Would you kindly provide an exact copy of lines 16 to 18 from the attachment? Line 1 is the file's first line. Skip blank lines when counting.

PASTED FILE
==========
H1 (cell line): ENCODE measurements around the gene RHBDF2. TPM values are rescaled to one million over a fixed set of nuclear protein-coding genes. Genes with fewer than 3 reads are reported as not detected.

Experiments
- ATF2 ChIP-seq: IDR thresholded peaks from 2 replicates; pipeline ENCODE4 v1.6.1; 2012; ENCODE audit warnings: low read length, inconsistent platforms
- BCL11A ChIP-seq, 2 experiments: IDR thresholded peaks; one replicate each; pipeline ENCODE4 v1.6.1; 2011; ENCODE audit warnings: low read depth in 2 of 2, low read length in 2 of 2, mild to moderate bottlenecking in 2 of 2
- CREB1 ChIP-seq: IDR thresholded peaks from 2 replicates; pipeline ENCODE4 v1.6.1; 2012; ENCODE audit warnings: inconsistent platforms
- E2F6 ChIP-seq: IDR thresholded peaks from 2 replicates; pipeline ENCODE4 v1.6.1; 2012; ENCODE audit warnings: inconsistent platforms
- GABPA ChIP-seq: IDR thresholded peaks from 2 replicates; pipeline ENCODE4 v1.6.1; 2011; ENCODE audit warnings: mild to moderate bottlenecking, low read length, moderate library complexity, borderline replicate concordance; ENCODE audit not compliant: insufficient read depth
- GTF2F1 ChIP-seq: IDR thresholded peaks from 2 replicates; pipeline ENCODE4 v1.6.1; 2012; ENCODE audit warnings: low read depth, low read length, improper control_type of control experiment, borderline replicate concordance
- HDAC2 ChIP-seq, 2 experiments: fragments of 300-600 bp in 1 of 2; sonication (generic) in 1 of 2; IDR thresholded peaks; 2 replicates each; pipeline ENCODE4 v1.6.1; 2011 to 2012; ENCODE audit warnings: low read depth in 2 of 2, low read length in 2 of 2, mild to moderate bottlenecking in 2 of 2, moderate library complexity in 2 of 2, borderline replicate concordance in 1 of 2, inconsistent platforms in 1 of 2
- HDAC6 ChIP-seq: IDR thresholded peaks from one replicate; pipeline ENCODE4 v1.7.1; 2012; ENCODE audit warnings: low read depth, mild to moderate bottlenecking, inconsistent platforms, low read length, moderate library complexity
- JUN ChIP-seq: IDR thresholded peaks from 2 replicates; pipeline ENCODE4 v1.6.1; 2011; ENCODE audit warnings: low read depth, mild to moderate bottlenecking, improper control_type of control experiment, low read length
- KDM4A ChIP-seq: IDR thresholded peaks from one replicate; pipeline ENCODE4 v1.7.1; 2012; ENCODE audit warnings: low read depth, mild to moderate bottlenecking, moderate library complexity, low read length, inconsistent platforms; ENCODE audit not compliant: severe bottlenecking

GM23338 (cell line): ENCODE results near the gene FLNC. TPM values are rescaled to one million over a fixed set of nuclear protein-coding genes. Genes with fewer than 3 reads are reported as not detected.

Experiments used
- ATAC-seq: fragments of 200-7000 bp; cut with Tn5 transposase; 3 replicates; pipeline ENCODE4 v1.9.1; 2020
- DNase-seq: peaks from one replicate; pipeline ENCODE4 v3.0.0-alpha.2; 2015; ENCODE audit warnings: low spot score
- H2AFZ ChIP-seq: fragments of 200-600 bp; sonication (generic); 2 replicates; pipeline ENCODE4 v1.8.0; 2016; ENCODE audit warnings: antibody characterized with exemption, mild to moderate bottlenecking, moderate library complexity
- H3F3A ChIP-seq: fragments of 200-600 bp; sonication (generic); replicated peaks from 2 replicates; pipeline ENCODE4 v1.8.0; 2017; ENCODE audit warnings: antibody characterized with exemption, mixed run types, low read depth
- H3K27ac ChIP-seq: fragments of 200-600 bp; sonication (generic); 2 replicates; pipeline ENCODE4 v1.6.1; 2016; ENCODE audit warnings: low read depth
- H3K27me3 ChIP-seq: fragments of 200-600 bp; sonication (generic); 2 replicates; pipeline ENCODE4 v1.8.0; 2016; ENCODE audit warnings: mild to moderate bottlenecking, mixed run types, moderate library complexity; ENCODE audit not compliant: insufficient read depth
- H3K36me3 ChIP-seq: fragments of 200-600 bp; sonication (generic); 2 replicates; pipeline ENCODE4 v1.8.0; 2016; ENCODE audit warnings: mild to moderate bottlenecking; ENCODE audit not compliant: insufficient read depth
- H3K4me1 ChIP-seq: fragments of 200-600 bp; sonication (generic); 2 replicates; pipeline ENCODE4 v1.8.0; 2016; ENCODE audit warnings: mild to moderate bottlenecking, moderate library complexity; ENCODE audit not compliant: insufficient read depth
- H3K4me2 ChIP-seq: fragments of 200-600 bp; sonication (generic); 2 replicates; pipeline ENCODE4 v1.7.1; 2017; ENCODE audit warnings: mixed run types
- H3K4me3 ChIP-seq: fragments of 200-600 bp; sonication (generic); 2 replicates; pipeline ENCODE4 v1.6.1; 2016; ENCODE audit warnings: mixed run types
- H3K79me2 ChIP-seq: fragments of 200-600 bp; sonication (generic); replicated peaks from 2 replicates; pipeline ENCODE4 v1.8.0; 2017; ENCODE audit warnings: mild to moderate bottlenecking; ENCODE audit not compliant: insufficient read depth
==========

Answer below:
- DNase-seq: peaks from one replicate; pipeline ENCODE4 v3.0.0-alpha.2; 2015; ENCODE audit warnings: low spot score
- H2AFZ ChIP-seq: fragments of 200-600 bp; sonication (generic); 2 replicates; pipeline ENCODE4 v1.8.0; 2016; ENCODE audit warnings: antibody characterized with exemption, mild to moderate bottlenecking, moderate library complexity
- H3F3A ChIP-seq: fragments of 200-600 bp; sonication (generic); replicated peaks from 2 replicates; pipeline ENCODE4 v1.8.0; 2017; ENCODE audit warnings: antibody characterized with exemption, mixed run types, low read depth